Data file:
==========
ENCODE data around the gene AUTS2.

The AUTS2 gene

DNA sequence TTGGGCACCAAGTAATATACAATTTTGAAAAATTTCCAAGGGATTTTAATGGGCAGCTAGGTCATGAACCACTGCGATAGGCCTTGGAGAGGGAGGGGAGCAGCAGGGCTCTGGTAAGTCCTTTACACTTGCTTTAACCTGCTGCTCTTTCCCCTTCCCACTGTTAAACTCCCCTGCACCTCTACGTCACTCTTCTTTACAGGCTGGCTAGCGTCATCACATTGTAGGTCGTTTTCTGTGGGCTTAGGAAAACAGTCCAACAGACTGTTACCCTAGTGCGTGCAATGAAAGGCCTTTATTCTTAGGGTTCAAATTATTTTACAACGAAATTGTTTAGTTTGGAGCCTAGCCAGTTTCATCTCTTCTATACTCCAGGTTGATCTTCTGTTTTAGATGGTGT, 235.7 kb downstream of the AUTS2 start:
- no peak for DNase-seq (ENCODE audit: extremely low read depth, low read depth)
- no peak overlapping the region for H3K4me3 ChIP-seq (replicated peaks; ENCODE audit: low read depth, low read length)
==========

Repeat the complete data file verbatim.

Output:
ENCODE data around the gene AUTS2.

The AUTS2 gene

DNA sequence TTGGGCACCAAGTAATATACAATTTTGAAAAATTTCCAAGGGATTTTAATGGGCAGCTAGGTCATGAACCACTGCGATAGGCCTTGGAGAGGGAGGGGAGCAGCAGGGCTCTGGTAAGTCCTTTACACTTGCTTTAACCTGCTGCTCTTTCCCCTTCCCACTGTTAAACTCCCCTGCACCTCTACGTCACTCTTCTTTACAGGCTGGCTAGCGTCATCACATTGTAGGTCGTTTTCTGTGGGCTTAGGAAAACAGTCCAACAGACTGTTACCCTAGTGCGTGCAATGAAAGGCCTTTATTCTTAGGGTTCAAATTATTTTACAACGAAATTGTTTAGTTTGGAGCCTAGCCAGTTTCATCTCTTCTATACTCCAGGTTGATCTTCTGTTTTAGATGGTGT, 235.7 kb downstream of the AUTS2 start:
- no peak for DNase-seq (ENCODE audit: extremely low read depth, low read depth)
- no peak overlapping the region for H3K4me3 ChIP-seq (replicated peaks; ENCODE audit: low read depth, low read length)